This is especially true when you state that it appears that your buddy was shooting "high". He could very well be as the point of aim and point of impact are not completely known now.

Pattern and you will see a difference in your game.

05-29-2012, 6:18 PM
Most of the time clays were flying at leas 40-50 yards before dropping.

If you are trying to hit the bird at 45 yards, a full choke is fine. Most try to break clay at about 35 yards. A full choke is a bit tight some say, but others like shooting the full choke even in that close. I don't think the choke is your broblem.

Pattern your gun as suggested. If the point of impact (POI) is pretty much the same as the point of aim (POA) you have a flat shooting gun, which is typical of most hunters and even skeet guns. Trap targets rise rapidly. Just how your friend throws them with a hand thrower may make a difference.

Sinec a trap clay is rising rapidly, a trap gun is set up so that it shoots high. The POI is above the POA. This will cause the shot to hit up above where one aims, which is needed since the target is higher by the time the shot column arrives on target. The high POI allows the shooter to "float the bird"; to shoot when the bead is just under the target.

You can't do that with a flat shooting gun. With a flat shooter, you have to "cover the bird"; meaning you want to shoot as the muzzle swings up and over the target.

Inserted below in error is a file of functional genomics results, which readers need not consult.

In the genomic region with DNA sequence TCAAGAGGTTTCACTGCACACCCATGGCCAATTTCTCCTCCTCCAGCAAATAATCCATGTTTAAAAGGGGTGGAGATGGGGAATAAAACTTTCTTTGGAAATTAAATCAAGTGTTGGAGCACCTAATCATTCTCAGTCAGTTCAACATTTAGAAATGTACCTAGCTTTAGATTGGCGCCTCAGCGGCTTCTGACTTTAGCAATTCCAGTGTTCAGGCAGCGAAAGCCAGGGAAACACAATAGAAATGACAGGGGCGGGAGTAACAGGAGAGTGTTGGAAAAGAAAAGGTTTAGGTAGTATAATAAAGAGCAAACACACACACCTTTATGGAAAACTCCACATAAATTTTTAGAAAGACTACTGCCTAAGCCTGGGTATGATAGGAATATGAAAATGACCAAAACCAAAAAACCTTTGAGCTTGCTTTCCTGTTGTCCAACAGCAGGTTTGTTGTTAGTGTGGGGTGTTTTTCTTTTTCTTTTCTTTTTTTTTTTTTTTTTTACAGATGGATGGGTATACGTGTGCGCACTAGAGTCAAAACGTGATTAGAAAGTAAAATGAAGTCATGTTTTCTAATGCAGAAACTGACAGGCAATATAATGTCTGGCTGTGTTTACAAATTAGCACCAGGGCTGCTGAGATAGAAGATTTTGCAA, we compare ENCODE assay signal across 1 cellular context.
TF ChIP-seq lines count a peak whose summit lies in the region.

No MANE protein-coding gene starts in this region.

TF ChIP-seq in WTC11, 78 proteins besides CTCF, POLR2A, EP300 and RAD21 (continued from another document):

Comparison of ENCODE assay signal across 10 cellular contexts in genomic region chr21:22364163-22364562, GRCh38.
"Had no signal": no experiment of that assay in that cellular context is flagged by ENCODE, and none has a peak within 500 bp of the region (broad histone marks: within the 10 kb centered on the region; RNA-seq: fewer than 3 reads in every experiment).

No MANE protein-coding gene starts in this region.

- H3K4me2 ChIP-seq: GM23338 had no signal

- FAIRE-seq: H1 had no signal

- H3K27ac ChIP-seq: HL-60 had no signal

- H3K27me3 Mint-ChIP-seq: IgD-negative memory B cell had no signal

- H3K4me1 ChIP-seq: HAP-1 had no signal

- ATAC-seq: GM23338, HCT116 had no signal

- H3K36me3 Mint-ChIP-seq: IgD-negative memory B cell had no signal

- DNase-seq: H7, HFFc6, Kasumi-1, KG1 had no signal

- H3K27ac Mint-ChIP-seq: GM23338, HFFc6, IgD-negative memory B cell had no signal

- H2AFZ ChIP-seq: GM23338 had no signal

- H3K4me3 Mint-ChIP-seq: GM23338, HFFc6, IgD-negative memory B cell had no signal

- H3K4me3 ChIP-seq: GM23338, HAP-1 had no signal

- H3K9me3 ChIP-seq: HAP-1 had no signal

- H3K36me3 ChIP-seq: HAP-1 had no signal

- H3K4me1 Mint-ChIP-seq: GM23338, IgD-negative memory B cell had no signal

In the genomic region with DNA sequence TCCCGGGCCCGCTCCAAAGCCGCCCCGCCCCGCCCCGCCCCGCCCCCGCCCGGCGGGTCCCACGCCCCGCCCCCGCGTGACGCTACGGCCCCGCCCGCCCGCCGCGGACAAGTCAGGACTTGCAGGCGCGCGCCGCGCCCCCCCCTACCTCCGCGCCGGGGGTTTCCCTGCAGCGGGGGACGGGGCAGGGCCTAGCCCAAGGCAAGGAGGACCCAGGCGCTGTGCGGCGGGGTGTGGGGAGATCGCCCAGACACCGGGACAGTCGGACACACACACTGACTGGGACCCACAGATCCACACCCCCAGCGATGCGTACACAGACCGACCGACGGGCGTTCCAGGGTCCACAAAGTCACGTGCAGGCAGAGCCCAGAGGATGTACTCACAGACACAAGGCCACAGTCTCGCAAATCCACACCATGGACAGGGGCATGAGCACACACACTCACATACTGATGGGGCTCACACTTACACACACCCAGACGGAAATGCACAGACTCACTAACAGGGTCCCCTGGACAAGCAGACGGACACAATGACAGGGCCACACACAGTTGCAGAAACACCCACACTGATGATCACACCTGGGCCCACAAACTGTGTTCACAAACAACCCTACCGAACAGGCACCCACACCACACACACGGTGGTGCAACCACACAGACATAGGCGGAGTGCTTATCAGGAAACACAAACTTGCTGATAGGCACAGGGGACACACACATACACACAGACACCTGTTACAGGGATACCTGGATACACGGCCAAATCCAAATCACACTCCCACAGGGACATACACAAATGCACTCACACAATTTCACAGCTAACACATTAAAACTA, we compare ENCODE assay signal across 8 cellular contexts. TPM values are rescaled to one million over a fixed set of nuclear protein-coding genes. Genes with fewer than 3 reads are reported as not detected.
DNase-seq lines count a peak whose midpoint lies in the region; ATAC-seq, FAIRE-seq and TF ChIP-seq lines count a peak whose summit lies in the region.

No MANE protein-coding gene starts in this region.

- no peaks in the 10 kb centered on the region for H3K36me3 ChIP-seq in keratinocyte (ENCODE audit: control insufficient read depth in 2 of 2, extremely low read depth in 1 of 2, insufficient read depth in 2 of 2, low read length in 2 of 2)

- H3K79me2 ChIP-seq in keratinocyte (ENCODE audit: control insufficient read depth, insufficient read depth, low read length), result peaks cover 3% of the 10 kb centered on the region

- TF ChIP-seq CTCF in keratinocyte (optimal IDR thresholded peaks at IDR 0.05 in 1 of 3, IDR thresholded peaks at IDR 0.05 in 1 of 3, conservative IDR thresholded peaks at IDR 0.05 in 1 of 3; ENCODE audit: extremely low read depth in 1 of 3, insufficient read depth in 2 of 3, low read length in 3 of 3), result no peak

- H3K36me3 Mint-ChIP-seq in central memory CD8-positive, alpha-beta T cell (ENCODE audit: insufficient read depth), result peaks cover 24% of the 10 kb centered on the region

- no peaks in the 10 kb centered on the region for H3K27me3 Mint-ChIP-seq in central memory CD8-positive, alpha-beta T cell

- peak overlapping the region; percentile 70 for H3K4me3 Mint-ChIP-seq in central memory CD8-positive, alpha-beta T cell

Like they said, begin by parrerning your gun. Draw a mark in the center of the patterning board. If 50% of the shot is above and 50% below that mark, your gun shoots 50/50 or "flat". I like to also draw a horizontal line through the center of my target to make it easier to count pellet marks/holes.

You may also want to draw a vertical line to see if you are shooting right or left.

Don't just rely on what one shot does but shoot three to get a good average.

That tells you where your gun shoot in relation to where it is pointed. Anoter kind of patterning is desighed to tell you where it shoots compared to where you look.

You could find that the one pattern tells you that your gun shoots right at where it is pointed but that when you shoot without aiming that you are off. If so, it may be that your gun does not fit you.

That or aiming may be your problem. If you try to aim at a clay you will likely stop your swing and miss the clay.